Tiny marine organisms as the key to global cycles
New ways to understand the functioning of marine phytoplankton
Marine microorganisms, such as bacteria and so-called protists, form a large part of the biomass in the oceans. Protists are a group of unicellular microorganisms that have a solid cell nucleus and are therefore different from bacteria. Many protists are part of the phytoplankton and as such, they drive important global processes. They perform photosynthesis and thus play an important role in removing CO2 from the atmosphere. They also form the basis of the food web by which marine fisheries are fueled. Yet little is known about how these microorganisms function. This is largely due to the fact that for a long time it was not possible to genetically modify key species of phytoplankton. However, this is precisely the methodology for studying the functioning of proteins that control many essential processes in organisms. Questions like ‘How do fluctuations in phytoplankton growth occur?’ or ‘What underlies how different algae respond to seasonal changes in the ocean?’ could be answered in this way.
In order to get to the bottom of these questions the Gordon and Betty Moore Foundation established a ‘high-speed’ international collaborative initiative for developing genetic systems in marine eukaryotic organisms. The study synthesis published today in Nature Methods brings together the results of scientists from 53 institutions and 14 countries. It was co-led by Alexandra Z. Worden (GEOMAR Helmholtz Centre for Ocean Research Kiel, Germany) alongside Julius Lukeš (Institute of Parasitology, Czech Academy of Science, Czech Republic) and Thomas Mock (University of East Anglia, UK).
Together, the international collaboration members worked to develop new ways of studying the individual proteins of marine protists. “The methods to analyze the function of individual proteins from key algal groups provide the scientific community with tools to carry out comparable investigations – that connect to identifying factors that allow algae to thrive and to respond to environmental change”, says Professor Worden.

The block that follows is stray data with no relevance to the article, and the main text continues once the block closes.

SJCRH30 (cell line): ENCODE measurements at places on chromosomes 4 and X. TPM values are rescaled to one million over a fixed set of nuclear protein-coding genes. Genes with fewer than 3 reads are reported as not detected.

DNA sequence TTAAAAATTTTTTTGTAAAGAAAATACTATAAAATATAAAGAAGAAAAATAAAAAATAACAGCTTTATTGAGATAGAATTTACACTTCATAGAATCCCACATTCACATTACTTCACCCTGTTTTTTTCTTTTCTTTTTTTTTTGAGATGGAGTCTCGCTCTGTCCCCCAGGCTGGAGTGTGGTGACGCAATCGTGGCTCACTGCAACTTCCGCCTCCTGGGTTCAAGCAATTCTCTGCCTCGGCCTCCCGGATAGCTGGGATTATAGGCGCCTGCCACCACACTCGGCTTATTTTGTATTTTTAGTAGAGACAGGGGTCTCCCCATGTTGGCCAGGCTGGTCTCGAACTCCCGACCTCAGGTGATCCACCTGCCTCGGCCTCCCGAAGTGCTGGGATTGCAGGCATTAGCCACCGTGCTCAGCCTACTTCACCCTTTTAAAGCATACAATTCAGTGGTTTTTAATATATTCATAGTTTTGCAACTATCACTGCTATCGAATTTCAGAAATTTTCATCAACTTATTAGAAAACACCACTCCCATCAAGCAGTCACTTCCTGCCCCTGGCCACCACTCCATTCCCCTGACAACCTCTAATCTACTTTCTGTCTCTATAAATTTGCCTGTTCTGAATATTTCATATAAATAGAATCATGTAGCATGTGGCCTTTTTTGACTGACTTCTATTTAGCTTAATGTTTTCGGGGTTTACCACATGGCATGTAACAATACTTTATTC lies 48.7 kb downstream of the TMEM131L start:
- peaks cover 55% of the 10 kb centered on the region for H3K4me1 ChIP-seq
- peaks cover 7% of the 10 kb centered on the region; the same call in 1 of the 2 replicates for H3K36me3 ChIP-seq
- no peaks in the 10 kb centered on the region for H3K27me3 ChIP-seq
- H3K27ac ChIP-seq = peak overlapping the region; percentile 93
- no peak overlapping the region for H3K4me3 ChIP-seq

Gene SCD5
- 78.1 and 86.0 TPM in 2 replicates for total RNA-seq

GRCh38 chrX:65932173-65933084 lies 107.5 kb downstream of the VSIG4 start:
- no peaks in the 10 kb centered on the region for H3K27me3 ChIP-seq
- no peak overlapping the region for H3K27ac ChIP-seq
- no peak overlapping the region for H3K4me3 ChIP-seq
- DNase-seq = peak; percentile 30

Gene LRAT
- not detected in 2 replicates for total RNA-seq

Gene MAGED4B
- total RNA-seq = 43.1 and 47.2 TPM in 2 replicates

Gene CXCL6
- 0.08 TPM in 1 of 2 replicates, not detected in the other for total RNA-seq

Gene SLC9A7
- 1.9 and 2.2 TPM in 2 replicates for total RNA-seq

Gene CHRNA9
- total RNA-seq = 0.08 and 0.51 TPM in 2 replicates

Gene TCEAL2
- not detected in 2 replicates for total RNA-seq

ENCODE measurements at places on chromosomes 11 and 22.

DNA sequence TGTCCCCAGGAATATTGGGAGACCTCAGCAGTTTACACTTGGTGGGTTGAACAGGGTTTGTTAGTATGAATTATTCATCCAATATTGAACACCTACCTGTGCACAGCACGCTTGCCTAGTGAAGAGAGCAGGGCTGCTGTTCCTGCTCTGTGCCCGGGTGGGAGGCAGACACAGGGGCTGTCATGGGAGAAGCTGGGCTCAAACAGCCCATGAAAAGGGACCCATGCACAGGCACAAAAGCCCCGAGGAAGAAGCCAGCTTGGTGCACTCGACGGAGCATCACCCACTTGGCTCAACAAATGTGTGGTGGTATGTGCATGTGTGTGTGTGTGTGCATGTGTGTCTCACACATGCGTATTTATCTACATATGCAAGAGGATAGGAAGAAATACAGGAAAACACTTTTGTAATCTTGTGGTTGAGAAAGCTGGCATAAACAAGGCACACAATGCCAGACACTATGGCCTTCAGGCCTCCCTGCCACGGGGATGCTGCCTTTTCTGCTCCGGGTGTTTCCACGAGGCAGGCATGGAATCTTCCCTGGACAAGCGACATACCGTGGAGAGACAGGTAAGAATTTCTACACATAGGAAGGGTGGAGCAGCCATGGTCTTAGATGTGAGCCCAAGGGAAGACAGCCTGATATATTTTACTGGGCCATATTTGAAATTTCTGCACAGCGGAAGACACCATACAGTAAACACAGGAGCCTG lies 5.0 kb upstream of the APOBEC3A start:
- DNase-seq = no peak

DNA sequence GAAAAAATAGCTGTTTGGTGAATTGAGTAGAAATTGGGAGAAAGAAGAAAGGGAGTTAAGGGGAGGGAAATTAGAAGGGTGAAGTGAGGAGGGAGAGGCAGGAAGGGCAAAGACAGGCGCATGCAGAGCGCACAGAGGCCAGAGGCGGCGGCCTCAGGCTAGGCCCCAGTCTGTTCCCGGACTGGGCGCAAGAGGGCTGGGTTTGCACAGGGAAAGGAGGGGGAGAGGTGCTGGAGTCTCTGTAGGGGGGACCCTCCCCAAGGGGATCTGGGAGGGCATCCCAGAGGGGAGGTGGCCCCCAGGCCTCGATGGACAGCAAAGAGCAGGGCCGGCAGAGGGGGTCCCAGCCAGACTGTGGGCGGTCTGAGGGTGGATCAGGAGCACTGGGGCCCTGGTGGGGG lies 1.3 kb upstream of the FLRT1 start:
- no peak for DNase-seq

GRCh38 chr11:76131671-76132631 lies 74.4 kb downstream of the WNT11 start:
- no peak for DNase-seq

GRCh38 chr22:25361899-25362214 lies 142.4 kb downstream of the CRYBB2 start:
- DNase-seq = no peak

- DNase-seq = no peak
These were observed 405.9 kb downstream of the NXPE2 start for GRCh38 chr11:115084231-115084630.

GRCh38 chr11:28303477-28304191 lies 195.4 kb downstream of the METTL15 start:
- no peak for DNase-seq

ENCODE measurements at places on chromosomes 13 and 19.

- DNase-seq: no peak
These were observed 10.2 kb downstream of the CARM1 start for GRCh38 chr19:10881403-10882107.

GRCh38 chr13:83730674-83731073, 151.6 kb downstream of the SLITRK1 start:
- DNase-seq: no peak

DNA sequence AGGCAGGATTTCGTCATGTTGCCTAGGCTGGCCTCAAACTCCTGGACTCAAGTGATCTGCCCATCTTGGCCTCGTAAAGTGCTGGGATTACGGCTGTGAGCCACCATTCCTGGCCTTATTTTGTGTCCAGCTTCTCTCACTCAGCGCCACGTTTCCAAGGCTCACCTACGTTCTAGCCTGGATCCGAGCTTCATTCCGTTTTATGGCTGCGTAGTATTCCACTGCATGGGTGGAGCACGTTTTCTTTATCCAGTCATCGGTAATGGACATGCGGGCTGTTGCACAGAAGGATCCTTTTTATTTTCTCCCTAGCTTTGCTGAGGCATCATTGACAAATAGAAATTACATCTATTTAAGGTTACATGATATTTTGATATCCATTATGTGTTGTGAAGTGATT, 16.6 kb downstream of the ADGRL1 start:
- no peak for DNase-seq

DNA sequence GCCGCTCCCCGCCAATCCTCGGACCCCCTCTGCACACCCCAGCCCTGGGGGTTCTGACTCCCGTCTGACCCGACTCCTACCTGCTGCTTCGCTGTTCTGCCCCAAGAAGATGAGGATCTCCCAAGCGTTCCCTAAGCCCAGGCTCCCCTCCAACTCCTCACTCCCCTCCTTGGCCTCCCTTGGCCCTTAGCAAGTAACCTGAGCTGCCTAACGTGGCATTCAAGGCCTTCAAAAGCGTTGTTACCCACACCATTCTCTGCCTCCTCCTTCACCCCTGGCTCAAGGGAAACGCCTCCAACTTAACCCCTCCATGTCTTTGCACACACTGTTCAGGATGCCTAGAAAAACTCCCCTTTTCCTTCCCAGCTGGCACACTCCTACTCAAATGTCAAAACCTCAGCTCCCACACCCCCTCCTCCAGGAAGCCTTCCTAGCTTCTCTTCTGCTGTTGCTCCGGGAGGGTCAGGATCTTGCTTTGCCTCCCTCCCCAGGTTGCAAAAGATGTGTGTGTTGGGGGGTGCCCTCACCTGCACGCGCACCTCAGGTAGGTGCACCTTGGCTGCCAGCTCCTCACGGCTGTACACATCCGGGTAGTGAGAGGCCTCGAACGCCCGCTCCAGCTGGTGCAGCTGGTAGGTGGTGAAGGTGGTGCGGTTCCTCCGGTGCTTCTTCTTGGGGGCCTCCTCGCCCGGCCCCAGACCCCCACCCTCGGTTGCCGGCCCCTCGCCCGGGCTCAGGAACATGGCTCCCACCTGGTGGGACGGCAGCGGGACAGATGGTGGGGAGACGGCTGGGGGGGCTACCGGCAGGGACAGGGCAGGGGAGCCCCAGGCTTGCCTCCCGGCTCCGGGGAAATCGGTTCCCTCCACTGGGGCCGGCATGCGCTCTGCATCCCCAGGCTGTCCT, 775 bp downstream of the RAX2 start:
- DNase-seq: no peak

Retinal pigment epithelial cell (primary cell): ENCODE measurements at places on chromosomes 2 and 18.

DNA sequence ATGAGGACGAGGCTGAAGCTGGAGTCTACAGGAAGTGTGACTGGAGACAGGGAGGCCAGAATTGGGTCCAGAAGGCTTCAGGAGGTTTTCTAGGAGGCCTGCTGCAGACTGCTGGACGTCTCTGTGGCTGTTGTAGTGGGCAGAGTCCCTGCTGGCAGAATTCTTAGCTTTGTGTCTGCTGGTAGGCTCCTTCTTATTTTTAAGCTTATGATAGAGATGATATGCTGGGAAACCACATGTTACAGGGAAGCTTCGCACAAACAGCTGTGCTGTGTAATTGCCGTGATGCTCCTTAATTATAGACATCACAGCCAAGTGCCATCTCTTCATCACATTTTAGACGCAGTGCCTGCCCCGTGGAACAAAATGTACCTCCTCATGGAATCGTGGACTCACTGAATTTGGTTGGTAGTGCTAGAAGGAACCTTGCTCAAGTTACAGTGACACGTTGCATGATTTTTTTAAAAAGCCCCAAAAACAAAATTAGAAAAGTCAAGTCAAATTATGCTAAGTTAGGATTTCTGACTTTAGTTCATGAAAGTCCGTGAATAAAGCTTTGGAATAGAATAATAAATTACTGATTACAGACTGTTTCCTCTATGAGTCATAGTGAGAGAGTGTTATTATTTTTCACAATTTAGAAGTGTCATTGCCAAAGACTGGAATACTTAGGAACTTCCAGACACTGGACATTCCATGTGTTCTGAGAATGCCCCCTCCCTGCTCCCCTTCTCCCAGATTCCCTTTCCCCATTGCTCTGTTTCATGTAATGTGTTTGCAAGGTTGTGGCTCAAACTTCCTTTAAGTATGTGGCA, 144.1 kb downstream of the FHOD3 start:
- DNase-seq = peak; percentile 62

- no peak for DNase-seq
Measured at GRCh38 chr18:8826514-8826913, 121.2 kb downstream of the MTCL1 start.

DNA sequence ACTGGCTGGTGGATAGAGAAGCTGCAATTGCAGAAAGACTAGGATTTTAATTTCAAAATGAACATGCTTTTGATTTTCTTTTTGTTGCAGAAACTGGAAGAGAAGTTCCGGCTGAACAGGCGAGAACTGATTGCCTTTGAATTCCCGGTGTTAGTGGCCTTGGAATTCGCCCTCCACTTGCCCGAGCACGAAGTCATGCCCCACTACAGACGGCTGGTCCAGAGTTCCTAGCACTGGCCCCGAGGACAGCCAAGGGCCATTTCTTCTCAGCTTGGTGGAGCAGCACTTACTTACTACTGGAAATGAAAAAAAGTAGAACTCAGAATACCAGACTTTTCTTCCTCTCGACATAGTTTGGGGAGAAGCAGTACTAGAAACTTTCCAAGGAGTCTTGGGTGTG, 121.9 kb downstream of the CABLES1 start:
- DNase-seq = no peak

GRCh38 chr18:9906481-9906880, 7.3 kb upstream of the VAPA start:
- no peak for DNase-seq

In the publication, Worden’s team presents manipulation protocols for the widespread alga Micromonas. This tiny cell is nearly all chloroplast, the organelle where photosynthesis occurs. It was first discovered in the 1950s when it was shown to be highly abundant in the English Channel – and is now known for its worldwide distribution from pole to pole.
The concept behind the new methods is based on genetic transformation. This means that foreign DNA can be used to make proteins in an organism or that a certain gene in the organism can be switched off or removed. In many organisms, certain conditions have to be met for this transformation to occur. In order to induce it artificially, precise protocols must be followed.
For many key species of marine protists like Micromonas, however, such protocols were not available – until today’s publication. During the project, the team developed procedures that successfully transformed 13 diverse marine protists, enabling a breadth of future studies on their ecology and evolution.
“The new findings will allow us to understand the mechanisms algae use to respond to changes in the environment. This concerns understanding seasonal fluctuations due to a natural, annual rhythm, as well as transitions related to climate change,” adds Worden.
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An alga of the genus Micromonas, for which the first transformation protocols are presented. Since Micromonas photosynthesizes with the chloroplast (shown here in green) and is very abundant in the ocean, it plays a role in the global carbon cycle. Photo: Tom Deerinck, Mark Ellisman, Alexandra Worden
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